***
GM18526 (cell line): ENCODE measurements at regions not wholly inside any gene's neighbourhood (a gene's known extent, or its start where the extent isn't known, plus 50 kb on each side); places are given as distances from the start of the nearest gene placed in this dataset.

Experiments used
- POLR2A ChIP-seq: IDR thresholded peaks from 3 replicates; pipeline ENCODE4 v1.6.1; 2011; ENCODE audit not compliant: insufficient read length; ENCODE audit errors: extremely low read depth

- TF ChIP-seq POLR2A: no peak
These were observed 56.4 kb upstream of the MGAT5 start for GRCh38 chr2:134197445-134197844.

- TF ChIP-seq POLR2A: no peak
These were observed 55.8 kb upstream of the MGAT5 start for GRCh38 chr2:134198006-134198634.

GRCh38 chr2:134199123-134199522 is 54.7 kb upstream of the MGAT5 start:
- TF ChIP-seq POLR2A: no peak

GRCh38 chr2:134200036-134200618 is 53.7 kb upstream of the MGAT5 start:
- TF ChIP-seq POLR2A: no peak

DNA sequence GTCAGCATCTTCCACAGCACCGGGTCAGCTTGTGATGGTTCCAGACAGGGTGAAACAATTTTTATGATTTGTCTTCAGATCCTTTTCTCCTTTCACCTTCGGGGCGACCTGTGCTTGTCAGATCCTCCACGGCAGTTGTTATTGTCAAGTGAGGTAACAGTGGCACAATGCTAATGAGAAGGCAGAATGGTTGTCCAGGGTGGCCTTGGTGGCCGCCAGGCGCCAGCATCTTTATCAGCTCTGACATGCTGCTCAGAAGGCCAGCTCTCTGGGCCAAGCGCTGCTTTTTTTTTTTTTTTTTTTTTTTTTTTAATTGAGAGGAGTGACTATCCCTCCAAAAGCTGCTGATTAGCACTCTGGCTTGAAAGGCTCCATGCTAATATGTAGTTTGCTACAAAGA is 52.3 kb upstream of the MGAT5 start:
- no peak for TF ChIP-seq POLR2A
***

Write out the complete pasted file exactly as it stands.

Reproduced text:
GM18526 (cell line): ENCODE measurements at regions not wholly inside any gene's neighbourhood (a gene's known extent, or its start where the extent isn't known, plus 50 kb on each side); places are given as distances from the start of the nearest gene placed in this dataset.

Experiments used
- POLR2A ChIP-seq: IDR thresholded peaks from 3 replicates; pipeline ENCODE4 v1.6.1; 2011; ENCODE audit not compliant: insufficient read length; ENCODE audit errors: extremely low read depth

- TF ChIP-seq POLR2A: no peak
These were observed 56.4 kb upstream of the MGAT5 start for GRCh38 chr2:134197445-134197844.

- TF ChIP-seq POLR2A: no peak
These were observed 55.8 kb upstream of the MGAT5 start for GRCh38 chr2:134198006-134198634.

GRCh38 chr2:134199123-134199522 is 54.7 kb upstream of the MGAT5 start:
- TF ChIP-seq POLR2A: no peak

GRCh38 chr2:134200036-134200618 is 53.7 kb upstream of the MGAT5 start:
- TF ChIP-seq POLR2A: no peak

DNA sequence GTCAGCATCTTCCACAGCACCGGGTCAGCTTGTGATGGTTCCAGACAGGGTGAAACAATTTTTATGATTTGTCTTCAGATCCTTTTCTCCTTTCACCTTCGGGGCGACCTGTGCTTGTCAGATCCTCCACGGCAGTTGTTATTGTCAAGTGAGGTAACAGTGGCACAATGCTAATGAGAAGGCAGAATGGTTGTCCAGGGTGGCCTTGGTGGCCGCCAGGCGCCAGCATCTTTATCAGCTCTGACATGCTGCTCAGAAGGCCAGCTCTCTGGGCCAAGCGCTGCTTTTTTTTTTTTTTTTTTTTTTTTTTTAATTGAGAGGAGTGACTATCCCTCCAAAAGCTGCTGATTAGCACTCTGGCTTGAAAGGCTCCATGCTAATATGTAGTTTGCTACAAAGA is 52.3 kb upstream of the MGAT5 start:
- no peak for TF ChIP-seq POLR2A